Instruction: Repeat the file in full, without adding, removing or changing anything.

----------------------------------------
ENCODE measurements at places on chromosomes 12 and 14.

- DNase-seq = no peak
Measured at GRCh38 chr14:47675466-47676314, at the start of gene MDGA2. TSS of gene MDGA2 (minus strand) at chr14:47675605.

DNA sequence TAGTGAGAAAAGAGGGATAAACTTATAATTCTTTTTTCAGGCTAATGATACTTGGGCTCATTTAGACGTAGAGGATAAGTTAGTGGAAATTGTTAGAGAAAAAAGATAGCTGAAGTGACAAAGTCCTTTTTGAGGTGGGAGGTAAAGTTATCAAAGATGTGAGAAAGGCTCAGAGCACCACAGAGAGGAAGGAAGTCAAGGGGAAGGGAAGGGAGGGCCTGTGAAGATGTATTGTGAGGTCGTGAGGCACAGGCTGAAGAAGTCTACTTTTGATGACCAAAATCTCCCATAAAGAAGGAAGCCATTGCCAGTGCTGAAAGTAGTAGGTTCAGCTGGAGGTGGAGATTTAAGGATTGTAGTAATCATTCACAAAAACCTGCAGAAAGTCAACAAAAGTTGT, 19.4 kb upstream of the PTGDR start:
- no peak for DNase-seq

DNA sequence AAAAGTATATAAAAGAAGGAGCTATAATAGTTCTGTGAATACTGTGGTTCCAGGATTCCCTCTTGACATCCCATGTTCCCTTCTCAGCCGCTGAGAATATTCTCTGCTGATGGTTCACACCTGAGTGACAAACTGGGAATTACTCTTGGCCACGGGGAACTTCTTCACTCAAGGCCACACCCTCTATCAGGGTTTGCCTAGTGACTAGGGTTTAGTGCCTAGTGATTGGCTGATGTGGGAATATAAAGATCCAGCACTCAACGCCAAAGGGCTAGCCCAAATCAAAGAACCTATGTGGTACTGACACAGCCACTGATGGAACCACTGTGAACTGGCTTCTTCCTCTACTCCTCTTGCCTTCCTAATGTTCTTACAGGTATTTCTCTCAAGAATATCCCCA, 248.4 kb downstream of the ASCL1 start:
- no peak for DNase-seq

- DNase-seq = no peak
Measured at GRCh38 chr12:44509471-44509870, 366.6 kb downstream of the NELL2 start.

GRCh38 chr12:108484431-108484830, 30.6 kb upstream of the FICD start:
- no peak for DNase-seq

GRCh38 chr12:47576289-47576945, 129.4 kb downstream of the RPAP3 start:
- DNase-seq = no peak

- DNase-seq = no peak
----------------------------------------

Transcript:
ENCODE measurements at places on chromosomes 12 and 14.

- DNase-seq = no peak
Measured at GRCh38 chr14:47675466-47676314, at the start of gene MDGA2. TSS of gene MDGA2 (minus strand) at chr14:47675605.

DNA sequence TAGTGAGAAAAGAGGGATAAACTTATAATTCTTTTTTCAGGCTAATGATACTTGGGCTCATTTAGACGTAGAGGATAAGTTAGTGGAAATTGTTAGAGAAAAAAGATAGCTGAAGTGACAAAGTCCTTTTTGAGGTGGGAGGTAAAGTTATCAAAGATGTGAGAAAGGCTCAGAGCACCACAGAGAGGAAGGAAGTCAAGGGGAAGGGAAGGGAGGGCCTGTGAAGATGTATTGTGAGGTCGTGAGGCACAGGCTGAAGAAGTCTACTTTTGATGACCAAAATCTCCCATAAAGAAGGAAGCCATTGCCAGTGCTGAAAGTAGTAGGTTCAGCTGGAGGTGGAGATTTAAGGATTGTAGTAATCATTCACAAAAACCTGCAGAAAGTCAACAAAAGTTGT, 19.4 kb upstream of the PTGDR start:
- no peak for DNase-seq

DNA sequence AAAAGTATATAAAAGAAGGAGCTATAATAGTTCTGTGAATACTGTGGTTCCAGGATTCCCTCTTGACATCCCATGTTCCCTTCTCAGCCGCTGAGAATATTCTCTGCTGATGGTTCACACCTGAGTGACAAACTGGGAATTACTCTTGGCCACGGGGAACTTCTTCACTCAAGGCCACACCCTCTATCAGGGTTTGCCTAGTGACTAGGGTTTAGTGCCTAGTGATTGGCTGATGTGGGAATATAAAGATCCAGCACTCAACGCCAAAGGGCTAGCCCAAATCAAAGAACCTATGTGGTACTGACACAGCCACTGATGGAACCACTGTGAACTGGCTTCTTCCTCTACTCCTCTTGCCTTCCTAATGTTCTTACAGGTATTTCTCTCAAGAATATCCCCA, 248.4 kb downstream of the ASCL1 start:
- no peak for DNase-seq

- DNase-seq = no peak
Measured at GRCh38 chr12:44509471-44509870, 366.6 kb downstream of the NELL2 start.

GRCh38 chr12:108484431-108484830, 30.6 kb upstream of the FICD start:
- no peak for DNase-seq

GRCh38 chr12:47576289-47576945, 129.4 kb downstream of the RPAP3 start:
- DNase-seq = no peak

- DNase-seq = no peak